If a supplier uses the MOSS system and that supplier is registered for VAT in another Member State (i.e. as well as the one where it  is registered under the MOSS scheme, which is possible where, for example, the supplier has a fixed establishment in more than one Member State), it will not need to account for VAT under MOSS in that other Member State.

Instead, the supplies made to consumers in that other Member State should be declared on the supplier’s usual VAT return in its home jurisdiction. Suppliers based outside the EU can register in any Member State, although a supplier can only have one MOSS registration across the whole of the EU.

However, there is a big but with MOSS. In order to use MOSS, the supplier must already be registered for VAT – something that has attracted some criticism. For example, a small start-up e-services company in the UK that has not yet reached the UK VAT supplies registration threshold of £81,000 may still need to register and account for VAT in the Member States where its customers are located because many Member States do not have a VAT registration threshold (or have one that is set at a lower financial threshold than the UK). This leaves a small company in the unenviable situation of having to either register for VAT in every Member State it supplies  to, or registering for VAT in the UK so that it can then register for  (and take advantage of) MOSS. However, once the supplier is VAT registered in the UK, it will also need to charge and account for VAT on UK sales. This is presumably an unintended consequence of the registration requirements but is clearly something that is potentially very prejudicial to those small businesses that are affected.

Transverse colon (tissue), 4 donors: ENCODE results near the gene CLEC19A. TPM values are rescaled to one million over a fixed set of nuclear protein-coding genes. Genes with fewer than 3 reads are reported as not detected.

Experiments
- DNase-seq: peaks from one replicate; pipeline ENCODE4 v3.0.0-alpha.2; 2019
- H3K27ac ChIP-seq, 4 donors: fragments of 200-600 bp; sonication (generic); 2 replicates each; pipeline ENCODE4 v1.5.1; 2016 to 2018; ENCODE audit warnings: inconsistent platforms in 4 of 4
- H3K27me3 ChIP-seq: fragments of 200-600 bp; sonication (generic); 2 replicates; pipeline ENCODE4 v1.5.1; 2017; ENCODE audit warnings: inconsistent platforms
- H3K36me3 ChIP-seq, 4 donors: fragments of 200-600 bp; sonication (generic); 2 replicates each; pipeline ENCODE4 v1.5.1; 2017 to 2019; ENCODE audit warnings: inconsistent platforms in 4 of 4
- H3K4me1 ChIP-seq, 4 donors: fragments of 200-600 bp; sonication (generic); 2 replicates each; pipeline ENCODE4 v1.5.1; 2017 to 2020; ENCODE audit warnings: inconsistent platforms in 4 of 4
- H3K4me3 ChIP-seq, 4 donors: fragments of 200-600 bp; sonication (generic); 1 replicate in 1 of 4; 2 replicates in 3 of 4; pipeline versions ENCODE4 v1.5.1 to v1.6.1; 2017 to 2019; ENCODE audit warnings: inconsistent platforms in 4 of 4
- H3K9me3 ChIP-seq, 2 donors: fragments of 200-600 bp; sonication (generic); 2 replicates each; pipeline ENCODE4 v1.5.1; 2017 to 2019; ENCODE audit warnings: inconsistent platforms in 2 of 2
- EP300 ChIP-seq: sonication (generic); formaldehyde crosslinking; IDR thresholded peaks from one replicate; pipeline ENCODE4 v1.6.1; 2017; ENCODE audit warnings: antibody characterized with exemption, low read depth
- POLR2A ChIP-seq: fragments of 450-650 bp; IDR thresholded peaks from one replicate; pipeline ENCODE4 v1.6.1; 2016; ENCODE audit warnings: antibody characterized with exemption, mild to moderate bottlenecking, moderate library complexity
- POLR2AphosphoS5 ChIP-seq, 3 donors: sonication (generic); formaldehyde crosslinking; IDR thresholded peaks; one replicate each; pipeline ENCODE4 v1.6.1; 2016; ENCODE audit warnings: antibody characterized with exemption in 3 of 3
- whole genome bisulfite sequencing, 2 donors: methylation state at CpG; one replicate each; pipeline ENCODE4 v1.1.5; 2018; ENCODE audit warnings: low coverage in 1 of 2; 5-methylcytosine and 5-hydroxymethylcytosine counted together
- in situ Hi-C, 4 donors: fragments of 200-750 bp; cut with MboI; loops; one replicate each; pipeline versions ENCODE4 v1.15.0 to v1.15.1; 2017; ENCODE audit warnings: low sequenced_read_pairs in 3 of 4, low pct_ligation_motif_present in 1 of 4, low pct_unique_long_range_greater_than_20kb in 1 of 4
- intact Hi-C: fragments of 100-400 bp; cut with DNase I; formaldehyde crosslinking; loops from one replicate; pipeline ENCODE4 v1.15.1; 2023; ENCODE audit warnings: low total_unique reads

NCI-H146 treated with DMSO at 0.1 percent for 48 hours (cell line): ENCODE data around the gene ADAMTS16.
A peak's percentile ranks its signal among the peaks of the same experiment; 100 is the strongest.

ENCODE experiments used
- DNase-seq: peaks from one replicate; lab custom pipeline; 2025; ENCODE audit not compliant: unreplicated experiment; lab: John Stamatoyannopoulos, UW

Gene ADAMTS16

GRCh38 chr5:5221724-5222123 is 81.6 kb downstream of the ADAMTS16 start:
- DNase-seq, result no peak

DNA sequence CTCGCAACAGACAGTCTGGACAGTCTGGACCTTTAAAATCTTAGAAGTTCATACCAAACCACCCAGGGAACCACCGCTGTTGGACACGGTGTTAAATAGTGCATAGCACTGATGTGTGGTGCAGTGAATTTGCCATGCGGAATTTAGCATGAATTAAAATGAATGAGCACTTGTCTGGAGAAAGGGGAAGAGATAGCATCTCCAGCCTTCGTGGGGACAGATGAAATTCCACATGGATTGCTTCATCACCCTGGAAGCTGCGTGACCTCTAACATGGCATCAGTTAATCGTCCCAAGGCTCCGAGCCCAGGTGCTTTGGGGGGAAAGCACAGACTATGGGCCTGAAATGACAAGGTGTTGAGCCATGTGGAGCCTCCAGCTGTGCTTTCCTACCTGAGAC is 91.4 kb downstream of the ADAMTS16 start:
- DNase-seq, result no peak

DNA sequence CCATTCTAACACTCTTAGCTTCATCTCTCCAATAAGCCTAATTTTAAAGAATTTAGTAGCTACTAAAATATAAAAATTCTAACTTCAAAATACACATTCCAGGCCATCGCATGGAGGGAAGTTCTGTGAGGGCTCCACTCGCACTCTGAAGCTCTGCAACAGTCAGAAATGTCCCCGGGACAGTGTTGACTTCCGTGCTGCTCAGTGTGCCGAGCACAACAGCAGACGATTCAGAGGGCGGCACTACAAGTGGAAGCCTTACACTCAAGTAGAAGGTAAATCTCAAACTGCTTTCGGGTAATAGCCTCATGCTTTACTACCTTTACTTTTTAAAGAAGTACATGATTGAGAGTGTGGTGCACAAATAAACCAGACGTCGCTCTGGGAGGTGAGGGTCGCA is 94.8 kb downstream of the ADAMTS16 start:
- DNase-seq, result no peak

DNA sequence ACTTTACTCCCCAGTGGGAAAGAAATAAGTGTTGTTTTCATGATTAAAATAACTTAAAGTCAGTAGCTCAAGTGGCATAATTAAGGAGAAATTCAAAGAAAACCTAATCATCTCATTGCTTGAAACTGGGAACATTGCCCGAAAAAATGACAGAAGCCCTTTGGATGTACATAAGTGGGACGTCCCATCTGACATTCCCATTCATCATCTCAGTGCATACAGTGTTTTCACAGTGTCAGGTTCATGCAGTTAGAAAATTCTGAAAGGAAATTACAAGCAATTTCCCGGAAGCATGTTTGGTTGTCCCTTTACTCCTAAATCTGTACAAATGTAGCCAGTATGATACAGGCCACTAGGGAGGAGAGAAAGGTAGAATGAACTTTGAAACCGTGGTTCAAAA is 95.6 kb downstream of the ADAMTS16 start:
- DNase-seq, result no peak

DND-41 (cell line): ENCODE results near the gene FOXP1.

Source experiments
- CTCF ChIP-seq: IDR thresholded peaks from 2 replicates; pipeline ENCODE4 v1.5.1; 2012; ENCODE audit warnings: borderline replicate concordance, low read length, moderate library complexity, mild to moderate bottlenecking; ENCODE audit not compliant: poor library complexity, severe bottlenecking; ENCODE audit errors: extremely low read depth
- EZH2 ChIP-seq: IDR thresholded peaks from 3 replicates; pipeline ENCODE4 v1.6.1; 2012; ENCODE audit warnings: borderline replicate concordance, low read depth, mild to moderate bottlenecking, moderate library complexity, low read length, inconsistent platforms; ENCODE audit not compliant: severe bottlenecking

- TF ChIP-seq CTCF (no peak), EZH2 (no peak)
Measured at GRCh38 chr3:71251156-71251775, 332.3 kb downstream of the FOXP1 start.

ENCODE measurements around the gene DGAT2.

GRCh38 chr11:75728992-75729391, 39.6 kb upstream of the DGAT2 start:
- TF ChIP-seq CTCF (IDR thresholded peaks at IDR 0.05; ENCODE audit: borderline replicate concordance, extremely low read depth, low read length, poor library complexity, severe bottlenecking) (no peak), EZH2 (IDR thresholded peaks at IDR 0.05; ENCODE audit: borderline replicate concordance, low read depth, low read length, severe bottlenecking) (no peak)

Representative members of VAT groups can register their group for MOSS, allowing group members to account for VAT on the supply of digital services to consumers through MOSS. However, care is needed when dealing with VAT groups, not least because different Member States have different rules for VAT groups.

What Happens Once Suppliers are Registered?

Returns

MOSS returns need to be submitted within 20 days of the end of the calendar quarter return period, which may be a different date to the standard national VAT return. MOSS returns cannot be submitted before the end of the quarter so, each quarter, suppliers have 20 days to submit their returns. Nil returns must be submitted if no supplies are made and there are no de minimis rules for low value sales.